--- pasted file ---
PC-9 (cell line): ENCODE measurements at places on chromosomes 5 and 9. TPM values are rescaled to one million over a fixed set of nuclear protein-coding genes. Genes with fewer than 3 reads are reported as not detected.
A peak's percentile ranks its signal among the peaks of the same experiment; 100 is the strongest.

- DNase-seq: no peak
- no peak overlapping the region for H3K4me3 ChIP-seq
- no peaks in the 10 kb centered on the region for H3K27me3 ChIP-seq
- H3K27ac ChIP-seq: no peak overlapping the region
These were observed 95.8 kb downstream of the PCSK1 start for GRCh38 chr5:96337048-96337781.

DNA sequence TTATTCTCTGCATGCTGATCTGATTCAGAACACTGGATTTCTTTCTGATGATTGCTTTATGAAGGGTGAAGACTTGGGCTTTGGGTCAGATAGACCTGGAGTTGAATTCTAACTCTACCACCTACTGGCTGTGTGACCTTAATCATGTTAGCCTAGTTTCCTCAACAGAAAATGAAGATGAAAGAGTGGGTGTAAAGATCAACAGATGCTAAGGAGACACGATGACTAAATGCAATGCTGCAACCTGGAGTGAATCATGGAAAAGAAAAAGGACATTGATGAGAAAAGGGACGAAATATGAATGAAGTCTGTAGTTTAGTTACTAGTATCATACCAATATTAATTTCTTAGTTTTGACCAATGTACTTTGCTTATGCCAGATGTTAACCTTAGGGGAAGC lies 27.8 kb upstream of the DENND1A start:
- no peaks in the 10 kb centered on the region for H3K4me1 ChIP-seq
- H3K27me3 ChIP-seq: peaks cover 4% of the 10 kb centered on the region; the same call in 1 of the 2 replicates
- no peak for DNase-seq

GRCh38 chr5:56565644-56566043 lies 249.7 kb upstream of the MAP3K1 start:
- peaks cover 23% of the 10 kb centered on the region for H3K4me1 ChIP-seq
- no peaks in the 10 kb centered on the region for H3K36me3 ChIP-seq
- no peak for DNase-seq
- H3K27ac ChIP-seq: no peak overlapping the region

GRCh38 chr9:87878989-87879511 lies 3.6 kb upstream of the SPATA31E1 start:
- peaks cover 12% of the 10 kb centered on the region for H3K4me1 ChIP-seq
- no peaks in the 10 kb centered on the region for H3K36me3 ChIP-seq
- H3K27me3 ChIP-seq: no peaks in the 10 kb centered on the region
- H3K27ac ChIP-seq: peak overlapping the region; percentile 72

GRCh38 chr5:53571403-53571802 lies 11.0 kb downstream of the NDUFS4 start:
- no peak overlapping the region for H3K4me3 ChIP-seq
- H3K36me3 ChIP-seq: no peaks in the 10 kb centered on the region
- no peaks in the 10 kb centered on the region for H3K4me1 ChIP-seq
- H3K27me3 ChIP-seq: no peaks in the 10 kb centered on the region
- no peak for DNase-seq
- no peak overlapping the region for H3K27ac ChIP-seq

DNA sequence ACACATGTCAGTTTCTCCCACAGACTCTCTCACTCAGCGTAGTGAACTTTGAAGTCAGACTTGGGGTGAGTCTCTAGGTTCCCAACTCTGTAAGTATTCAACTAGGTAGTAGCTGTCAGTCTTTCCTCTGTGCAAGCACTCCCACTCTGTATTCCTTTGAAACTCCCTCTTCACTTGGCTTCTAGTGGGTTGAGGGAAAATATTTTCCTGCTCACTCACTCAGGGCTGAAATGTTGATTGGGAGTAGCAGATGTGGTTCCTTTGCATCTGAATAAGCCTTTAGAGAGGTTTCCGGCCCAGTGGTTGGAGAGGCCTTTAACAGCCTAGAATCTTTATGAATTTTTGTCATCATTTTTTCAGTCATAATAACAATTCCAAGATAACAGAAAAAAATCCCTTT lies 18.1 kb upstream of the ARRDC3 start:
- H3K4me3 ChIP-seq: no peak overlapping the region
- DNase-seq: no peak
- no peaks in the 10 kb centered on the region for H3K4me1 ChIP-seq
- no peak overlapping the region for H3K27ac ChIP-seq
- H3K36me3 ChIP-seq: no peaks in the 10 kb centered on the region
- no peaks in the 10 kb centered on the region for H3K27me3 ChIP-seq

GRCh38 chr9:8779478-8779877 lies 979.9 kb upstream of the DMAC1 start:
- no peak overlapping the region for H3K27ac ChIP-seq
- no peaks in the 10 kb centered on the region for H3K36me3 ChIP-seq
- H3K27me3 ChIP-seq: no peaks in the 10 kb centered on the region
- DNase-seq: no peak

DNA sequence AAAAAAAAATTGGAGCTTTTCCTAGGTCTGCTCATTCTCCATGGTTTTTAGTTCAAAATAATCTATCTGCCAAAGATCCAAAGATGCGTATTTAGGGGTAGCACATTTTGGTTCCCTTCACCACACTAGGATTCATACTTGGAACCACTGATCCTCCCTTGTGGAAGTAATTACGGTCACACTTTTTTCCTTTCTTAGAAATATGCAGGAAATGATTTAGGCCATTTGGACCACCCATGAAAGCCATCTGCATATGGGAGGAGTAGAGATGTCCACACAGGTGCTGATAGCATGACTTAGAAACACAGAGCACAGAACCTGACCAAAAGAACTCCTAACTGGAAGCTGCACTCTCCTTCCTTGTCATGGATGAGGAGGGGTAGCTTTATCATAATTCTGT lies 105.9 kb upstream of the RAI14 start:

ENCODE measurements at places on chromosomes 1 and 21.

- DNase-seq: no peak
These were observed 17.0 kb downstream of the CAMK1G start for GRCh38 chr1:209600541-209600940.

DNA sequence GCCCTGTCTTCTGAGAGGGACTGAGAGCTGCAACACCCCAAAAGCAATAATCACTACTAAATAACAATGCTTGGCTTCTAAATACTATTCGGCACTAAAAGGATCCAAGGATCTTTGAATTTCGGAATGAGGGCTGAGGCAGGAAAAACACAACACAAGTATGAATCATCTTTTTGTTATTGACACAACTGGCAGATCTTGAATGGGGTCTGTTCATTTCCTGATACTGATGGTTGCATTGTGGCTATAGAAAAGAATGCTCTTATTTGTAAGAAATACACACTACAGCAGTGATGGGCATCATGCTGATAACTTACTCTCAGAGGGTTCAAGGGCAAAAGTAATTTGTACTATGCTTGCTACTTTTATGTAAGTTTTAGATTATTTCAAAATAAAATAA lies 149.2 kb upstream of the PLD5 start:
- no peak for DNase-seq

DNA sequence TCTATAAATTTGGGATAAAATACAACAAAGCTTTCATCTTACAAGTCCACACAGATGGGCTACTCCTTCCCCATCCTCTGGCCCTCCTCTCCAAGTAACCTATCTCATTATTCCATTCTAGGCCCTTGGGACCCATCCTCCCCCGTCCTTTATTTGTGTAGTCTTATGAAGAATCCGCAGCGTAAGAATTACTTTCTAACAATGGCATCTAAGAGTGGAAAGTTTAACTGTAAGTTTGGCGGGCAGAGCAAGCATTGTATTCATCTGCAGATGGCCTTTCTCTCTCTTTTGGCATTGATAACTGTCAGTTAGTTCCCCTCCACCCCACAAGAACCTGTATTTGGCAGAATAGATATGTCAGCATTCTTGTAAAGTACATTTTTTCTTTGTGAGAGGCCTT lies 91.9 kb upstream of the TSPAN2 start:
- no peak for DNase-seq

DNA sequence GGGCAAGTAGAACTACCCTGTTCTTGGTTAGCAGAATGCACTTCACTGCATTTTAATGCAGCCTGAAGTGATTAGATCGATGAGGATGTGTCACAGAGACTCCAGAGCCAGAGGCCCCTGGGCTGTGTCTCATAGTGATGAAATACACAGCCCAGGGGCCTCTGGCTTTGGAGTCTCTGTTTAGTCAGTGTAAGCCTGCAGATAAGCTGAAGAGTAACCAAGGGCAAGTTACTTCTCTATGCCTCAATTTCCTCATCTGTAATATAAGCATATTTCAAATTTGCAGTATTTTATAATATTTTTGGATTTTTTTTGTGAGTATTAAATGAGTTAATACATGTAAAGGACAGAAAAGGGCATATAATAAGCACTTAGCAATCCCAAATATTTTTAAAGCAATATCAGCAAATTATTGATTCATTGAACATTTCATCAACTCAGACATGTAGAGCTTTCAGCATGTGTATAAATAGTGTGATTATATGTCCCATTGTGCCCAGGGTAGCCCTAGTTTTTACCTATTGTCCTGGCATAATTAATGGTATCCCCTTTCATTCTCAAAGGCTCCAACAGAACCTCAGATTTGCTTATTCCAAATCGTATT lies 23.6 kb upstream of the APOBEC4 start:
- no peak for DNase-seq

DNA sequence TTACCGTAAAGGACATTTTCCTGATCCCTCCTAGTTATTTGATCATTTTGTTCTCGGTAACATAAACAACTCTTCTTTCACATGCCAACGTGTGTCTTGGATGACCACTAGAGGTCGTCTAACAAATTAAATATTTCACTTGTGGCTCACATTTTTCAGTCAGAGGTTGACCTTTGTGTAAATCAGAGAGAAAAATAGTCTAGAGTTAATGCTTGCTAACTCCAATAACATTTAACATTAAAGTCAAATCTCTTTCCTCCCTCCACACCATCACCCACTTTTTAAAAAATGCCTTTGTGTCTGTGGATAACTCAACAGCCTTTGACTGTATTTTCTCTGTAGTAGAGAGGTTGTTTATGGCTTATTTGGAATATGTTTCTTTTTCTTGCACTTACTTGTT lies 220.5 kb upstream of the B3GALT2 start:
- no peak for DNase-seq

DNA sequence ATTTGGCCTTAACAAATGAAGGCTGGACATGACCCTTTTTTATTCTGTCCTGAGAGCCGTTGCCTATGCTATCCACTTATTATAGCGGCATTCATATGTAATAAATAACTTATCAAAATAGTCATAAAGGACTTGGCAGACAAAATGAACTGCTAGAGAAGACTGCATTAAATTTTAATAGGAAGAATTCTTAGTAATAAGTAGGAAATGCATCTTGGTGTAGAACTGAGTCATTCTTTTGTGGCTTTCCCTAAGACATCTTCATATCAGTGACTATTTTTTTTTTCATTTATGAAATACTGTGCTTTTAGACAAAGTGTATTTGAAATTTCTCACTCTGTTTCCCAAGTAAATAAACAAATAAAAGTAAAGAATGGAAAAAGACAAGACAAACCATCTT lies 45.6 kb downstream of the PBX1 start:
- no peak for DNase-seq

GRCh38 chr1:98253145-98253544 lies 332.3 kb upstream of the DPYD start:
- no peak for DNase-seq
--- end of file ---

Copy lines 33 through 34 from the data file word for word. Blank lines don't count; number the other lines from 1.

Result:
- no peak overlapping the region for H3K27ac ChIP-seq
- H3K36me3 ChIP-seq: no peaks in the 10 kb centered on the region